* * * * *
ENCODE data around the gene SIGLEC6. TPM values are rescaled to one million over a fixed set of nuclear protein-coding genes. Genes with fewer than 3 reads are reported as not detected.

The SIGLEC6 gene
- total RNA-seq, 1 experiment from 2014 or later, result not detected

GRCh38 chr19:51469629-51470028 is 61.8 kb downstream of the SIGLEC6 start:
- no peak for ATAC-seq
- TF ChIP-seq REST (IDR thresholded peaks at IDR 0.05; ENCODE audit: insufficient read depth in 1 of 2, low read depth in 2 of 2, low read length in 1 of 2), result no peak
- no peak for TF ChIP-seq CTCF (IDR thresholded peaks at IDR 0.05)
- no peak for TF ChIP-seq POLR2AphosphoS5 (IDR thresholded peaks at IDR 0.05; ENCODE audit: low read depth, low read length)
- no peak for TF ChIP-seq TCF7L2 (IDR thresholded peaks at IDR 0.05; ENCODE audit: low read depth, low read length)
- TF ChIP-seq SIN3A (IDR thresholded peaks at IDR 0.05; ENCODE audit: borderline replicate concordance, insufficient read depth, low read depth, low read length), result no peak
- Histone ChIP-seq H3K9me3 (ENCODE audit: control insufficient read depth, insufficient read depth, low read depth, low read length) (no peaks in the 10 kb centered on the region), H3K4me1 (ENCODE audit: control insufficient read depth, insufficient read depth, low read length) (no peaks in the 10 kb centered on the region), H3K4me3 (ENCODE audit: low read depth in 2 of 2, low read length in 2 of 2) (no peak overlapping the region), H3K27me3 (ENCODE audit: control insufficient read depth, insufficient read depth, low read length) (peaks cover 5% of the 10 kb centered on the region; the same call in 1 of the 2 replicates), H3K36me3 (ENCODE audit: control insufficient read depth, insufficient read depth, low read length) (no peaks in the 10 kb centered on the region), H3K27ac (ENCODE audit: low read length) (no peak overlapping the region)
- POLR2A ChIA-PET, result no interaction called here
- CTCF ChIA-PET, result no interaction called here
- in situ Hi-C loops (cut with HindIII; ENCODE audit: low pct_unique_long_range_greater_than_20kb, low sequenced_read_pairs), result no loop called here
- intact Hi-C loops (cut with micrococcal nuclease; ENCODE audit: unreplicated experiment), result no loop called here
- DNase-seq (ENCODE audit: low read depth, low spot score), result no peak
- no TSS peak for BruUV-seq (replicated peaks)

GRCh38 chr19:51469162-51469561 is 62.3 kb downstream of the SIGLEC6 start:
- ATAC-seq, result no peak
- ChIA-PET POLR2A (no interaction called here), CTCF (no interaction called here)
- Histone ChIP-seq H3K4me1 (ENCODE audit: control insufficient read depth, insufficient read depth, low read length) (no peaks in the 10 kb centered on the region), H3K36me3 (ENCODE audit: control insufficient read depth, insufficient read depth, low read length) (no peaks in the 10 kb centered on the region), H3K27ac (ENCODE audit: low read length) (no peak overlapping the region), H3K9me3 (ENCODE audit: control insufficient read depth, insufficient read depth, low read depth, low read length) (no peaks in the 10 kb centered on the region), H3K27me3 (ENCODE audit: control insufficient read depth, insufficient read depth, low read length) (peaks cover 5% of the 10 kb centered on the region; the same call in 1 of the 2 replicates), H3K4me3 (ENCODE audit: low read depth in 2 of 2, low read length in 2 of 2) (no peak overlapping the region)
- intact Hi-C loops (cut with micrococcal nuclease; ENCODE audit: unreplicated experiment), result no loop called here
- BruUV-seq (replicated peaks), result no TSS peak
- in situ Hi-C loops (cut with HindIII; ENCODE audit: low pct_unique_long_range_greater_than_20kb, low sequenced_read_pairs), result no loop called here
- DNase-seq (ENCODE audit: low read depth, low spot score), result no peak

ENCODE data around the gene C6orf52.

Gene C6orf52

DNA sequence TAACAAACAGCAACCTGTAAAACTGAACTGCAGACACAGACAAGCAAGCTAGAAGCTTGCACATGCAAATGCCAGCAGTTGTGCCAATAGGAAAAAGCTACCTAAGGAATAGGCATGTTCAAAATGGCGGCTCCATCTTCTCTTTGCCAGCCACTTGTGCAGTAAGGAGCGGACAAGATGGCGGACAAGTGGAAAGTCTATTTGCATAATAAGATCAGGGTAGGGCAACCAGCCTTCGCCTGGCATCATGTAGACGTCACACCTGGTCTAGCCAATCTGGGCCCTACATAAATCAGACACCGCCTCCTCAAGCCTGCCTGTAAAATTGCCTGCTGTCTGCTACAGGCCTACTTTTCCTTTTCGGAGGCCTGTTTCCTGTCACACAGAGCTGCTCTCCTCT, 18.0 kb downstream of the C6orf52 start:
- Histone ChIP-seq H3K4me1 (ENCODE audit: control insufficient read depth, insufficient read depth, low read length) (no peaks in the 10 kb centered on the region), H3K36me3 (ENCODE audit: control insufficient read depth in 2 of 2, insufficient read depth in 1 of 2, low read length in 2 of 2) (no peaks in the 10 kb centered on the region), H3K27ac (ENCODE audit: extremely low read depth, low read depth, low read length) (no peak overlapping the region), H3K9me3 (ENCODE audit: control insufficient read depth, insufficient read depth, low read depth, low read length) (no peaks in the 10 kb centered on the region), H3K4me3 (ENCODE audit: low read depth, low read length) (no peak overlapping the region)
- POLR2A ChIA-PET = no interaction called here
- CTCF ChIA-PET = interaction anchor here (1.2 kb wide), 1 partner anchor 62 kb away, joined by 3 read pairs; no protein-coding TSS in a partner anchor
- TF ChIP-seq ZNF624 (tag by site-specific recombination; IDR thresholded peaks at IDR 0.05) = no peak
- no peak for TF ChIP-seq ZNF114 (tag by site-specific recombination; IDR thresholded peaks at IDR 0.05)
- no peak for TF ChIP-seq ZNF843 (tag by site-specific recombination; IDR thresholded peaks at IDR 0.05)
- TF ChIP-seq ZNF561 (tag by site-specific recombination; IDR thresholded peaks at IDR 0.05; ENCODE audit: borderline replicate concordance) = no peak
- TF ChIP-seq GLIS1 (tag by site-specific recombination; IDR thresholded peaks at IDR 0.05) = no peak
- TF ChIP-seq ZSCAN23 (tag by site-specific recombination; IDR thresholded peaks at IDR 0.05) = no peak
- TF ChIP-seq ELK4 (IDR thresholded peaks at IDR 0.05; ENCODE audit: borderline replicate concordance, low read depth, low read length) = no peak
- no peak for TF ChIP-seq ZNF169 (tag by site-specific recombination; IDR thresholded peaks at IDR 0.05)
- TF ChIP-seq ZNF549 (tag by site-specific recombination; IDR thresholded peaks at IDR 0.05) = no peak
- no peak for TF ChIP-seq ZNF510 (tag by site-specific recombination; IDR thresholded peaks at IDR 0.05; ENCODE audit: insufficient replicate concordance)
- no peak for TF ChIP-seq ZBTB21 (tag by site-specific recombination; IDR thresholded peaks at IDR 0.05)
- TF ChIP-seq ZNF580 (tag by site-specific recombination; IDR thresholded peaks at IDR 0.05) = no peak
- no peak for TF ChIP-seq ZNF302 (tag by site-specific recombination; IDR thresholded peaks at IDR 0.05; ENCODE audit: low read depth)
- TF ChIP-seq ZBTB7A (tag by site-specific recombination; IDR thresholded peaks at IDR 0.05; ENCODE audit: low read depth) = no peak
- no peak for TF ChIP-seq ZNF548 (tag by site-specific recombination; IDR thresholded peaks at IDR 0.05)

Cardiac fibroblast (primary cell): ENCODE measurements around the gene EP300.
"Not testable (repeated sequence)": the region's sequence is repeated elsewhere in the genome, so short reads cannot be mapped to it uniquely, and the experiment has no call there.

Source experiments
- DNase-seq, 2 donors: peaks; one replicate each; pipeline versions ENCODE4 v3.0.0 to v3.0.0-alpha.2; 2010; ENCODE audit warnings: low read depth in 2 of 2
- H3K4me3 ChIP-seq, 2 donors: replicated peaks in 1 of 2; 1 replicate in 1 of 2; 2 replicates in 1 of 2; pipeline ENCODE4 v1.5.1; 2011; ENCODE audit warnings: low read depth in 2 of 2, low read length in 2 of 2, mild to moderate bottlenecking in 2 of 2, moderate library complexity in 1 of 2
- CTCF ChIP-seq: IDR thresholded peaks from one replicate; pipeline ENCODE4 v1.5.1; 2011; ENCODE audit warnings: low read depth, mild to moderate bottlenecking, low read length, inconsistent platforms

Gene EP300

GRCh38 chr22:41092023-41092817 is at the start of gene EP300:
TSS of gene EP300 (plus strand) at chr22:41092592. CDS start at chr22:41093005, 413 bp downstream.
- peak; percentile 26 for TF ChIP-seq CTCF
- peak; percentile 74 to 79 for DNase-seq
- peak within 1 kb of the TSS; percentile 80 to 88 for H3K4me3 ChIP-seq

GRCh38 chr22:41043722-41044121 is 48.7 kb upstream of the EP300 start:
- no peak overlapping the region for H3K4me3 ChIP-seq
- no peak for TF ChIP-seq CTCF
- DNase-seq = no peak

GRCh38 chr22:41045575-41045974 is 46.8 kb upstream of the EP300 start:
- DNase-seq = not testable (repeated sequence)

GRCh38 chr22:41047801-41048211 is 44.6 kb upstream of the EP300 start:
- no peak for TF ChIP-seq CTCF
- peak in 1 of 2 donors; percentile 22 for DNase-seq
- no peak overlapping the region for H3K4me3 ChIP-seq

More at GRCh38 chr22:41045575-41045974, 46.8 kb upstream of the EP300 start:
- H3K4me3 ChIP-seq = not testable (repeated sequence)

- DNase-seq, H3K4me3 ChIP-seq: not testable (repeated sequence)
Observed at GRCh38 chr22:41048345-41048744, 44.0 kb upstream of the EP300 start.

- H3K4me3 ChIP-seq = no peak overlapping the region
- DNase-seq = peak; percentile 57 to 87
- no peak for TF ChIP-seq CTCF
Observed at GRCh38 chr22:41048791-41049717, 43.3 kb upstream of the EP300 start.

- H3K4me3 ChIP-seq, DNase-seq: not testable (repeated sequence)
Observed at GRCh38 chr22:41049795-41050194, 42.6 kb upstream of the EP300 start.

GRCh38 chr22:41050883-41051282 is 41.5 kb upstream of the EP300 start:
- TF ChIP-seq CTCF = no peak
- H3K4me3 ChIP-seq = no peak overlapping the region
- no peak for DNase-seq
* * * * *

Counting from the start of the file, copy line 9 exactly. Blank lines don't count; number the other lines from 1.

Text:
- no peak for TF ChIP-seq TCF7L2 (IDR thresholded peaks at IDR 0.05; ENCODE audit: low read depth, low read length)